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Lucinda Harris is very put out.
One of her oldest friends, Rebecca O'Malley, has married an impetuous Irishman. The fortnight-long party at the O'Malley's newly-inherited rural Ohio Manor is filled with some of the most common people. The Manor itself is in poor condition and staffed by three mostly incompetent servants. Worst of all, Lucinda has been murdered.
Lucinda is determined to solve the mystery of her own death, but unfortunately for the guests of the Manor, the only thing more haunted than the house is Lucinda Harris.
Excerpt from Lucinda at the Window
Lucinda stood at her window and watched the sun set at the edge of the yards. The hues of yellow at the horizon swelled into red and orange, but quickly died away, fading into a rather sickly green before the dark night sky overtook them. Lucinda shifted her weight back and forth, impatient with the small panes of glass that made up her bedroom window.
She could see her reflection piecemeal. Here a pane of red hair tinged with blonde, there a face with a small nose and blue eyes the shape of almonds, and over there a seashell ear and thin lips. Her body was an apparition of white. The dim light washed the color from her pale blue dress. She might have been considered pretty if she looked her age and not ten years older. She generally wore her hair up in a severe bun and a dress without a bustle that hadn't been fashionable in years. Society smiled on her because of her family name, but Lucinda would most likely remain a Harris all her life. It didn't matter, she told herself. Her good standing among her peers was enough.
There would be no moon tonight. Lucinda turned away from the window to light a candle, or two or three, before the gloom enveloped the room. She hated it here, particularly at night. The darkness made her uncomfortable. Not frightened, just merely uncomfortable. In the year nineteen-hundred-and-one, darkness was not something to be scared of.
In the daylight, the chamber was bare and sparse, like the countryside around the house. No pictures hung on the walls and only one smallish rug lay on the floor. Without a proper dressing room, a table with a mirror and chair were placed in one corner with the wardrobe and bed occupying two others. The last corner remained bare.
At night, the room took on sinister qualities. The shadows hung thick in the corners and were reluctant to be banished by candlelight. Lucinda hadn't slept an entire night through since she arrived at the Manor. The room was drafty. The current of air snaked its way through the room no matter what the weather was outside and made it impossible to keep the fireplace lit.
Lucinda caught her reflection in the silver gilt mirror over the dressing table. The candlelight made her face look unnaturally pale, almost dead. Her eyes were startling. They were black voids with slight pinpoints of light where the candles reflected on their moistness. As she watched, the pinpoints winked out, leaving nothingness.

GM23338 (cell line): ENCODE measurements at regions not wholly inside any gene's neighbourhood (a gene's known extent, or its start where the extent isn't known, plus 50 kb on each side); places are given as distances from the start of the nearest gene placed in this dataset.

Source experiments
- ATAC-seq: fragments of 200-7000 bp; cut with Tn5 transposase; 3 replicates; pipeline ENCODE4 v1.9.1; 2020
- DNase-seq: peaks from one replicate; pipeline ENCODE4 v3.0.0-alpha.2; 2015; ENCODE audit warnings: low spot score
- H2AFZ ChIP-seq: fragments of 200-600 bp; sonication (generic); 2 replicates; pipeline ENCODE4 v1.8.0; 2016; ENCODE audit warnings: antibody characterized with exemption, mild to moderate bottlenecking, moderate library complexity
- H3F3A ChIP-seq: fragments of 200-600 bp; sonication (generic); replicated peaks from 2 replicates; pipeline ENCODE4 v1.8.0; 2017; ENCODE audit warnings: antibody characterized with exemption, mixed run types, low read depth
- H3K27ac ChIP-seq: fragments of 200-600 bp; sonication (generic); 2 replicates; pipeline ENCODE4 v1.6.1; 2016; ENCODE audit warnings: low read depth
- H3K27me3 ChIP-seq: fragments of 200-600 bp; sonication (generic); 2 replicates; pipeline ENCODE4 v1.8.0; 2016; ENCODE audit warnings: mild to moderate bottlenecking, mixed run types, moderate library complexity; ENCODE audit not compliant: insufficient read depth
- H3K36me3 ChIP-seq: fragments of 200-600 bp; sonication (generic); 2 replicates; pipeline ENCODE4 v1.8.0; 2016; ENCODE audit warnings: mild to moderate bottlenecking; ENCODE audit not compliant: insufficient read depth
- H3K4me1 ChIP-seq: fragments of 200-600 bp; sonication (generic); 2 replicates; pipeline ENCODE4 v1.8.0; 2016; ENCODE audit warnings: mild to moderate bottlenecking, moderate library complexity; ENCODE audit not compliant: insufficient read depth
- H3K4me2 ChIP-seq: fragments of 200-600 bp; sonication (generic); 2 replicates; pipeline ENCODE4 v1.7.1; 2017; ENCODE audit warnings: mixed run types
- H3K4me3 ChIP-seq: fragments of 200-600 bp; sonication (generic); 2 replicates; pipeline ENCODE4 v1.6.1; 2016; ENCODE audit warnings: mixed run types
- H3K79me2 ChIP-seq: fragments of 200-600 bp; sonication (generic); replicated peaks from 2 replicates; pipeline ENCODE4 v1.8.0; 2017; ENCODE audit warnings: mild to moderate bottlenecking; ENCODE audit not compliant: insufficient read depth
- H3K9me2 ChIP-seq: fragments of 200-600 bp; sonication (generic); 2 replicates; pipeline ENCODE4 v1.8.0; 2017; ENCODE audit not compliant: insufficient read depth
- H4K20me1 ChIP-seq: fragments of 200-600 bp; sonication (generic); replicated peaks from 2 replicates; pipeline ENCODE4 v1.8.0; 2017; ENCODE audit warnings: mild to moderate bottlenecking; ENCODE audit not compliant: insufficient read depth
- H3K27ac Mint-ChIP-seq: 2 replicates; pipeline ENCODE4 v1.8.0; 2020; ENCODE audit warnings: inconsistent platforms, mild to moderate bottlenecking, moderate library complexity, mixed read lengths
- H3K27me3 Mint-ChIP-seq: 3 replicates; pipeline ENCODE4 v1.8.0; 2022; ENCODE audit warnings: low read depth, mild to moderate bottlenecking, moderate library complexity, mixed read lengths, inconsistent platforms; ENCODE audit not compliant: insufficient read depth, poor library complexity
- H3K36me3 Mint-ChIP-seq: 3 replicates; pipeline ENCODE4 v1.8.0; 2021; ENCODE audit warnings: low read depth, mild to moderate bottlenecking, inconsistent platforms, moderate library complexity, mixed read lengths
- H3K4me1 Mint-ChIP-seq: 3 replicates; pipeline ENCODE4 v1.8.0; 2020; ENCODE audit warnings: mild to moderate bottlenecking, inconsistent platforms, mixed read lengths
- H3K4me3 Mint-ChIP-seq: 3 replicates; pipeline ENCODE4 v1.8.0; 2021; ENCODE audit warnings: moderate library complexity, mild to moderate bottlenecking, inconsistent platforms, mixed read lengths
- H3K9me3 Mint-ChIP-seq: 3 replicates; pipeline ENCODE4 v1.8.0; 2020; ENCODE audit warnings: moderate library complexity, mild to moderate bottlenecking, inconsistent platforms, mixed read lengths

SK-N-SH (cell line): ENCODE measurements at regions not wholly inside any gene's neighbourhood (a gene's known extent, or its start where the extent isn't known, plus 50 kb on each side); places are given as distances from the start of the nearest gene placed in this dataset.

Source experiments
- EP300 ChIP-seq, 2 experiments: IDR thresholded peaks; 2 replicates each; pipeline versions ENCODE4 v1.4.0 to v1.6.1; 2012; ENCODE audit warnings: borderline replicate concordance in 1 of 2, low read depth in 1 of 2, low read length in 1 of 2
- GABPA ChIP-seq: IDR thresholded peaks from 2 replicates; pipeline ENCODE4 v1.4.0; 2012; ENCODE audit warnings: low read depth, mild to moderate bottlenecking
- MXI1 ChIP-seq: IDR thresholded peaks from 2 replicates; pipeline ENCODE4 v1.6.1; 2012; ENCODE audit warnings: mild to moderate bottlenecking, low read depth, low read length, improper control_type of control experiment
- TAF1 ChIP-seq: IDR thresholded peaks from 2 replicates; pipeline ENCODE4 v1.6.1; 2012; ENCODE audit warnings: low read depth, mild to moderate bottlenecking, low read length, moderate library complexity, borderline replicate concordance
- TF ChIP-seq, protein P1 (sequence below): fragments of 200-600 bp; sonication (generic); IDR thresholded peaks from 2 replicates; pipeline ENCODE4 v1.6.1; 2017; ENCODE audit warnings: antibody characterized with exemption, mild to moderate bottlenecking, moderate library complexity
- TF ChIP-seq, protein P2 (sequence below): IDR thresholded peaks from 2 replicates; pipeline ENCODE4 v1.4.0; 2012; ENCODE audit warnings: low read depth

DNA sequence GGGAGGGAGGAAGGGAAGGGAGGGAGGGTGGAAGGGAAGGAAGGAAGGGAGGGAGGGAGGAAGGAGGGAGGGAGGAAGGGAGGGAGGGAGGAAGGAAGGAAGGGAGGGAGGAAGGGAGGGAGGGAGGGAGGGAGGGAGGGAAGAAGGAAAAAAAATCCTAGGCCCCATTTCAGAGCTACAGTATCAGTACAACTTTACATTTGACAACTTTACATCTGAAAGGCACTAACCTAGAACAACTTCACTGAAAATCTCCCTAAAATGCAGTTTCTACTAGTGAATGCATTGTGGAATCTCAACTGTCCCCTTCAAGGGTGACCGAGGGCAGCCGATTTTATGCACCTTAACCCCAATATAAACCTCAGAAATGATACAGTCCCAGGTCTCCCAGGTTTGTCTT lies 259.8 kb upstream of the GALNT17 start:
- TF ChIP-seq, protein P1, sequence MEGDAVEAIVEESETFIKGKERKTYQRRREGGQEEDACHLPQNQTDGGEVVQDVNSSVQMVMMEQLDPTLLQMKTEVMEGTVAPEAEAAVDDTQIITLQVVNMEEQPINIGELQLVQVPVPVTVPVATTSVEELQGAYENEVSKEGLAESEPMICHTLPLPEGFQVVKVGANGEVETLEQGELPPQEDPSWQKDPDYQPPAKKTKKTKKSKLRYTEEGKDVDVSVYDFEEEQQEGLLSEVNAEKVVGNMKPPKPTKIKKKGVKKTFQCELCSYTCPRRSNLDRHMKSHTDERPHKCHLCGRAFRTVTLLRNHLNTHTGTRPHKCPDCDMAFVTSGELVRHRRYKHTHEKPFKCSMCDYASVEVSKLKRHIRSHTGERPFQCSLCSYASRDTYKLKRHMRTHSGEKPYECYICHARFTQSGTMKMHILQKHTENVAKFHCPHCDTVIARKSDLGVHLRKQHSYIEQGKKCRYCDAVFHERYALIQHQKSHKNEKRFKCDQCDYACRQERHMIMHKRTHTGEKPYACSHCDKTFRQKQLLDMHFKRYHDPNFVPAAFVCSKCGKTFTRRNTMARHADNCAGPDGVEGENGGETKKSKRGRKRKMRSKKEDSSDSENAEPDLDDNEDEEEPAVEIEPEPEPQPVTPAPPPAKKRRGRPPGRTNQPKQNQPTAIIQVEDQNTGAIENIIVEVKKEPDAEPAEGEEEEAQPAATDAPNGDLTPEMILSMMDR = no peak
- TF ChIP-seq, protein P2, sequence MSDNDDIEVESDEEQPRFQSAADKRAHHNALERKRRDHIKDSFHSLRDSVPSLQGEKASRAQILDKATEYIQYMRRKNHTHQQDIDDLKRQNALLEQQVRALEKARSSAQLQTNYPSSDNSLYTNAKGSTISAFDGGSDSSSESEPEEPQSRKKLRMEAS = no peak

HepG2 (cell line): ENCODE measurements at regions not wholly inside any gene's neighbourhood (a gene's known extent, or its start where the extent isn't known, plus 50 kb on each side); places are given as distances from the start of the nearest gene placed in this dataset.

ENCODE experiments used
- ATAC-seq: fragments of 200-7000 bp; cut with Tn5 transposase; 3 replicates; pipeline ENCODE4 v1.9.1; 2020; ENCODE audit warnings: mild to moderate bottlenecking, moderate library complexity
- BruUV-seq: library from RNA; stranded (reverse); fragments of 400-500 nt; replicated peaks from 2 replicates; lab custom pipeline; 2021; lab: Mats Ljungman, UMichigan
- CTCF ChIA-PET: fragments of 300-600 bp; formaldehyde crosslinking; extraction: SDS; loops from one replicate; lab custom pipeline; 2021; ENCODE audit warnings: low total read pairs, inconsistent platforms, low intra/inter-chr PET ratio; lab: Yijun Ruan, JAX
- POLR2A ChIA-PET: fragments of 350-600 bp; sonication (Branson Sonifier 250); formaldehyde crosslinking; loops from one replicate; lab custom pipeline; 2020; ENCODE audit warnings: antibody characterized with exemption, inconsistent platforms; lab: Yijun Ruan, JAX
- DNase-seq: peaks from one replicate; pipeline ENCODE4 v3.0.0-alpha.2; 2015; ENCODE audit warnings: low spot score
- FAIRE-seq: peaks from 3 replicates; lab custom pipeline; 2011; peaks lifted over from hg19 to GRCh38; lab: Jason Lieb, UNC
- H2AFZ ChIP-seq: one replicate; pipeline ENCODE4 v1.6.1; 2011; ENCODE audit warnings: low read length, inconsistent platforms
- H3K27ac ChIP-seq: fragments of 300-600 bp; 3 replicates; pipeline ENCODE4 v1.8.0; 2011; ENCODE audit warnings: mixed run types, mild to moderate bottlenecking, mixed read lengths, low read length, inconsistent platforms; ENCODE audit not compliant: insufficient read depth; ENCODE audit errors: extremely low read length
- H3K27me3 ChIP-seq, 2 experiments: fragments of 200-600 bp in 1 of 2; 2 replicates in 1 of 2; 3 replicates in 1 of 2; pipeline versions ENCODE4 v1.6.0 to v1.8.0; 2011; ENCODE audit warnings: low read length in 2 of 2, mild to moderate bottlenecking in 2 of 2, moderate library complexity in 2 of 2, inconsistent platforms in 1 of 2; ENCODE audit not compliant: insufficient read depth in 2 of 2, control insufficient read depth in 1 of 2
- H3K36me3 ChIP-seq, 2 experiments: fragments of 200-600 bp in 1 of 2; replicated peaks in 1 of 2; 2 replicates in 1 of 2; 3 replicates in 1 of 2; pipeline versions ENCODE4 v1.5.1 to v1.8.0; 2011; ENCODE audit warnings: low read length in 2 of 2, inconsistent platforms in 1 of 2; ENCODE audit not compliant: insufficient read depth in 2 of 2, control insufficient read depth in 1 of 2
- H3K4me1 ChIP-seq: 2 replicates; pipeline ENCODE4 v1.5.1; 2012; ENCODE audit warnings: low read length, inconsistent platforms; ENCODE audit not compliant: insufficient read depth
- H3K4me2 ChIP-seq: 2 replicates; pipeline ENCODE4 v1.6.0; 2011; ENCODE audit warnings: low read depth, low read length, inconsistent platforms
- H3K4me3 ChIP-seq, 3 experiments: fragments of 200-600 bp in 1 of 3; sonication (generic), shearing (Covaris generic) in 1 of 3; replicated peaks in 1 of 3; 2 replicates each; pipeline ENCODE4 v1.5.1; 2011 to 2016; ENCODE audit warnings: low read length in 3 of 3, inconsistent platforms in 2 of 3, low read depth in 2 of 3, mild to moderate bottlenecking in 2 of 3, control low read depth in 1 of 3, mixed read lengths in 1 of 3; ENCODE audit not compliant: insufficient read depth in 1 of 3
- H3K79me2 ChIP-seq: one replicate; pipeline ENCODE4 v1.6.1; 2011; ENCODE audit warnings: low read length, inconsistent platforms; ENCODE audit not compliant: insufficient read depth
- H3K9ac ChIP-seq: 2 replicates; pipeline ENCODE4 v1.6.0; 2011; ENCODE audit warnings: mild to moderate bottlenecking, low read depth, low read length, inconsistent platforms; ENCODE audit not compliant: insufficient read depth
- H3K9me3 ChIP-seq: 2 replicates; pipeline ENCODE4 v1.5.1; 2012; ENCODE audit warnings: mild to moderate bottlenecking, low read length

A wind rose in the room, chilling Lucinda. She shook herself, forced herself to look away from the mirror. She turned to the window. The draft was particularly wild, but the trees outside did not move. Even leafless, the tree branches should sway and shudder in such weather.
A figure stood in the middle of the yard, dead center to Lucinda's room on the third floor. She could see no details. He was a black silhouette. The man was too short to be any of the Manor's guests and too well built to be the servant boy. Women overran the Manor with only a few men in attendance. One would think the accommodations would be better with so many women. Of course, most of them are tedious...
The man did not move. Lucinda could swear that his head was tilted upward, his eyeless stare aimed straight at her. No, not eyeless. Sparks, pinpoints of light like the ones that had disappeared from Lucinda's reflection, found their way into the man's nothingness face. Lucinda took a step back. He was looking at her, leering at her. He could certainly see her in the window because of the candlelight. She would just put them out.
The man raised his hand as if holding a wineglass, toasting Lucinda. The wind blasted against Lucinda and surrounded her. She tried to break free but couldn't. Her muscles strained; she should have moved but didn't. The wind wavered and wrapped around her throat. Icy fingers dug into her warm neck. Lucinda tried to scream, tried to flail, panic rising within her. The hand at her throat tightened.
She couldn't see a hand! It tightened, cutting off circulation and the ability to breathe, and pushed her away from the window and across the room. In a fraction of a second, a much shorter time than it would have taken her to walk or even run, the backs of Lucinda's thighs brushed against the bed. The last thing Lucinda Harris saw was two pinpoints of light.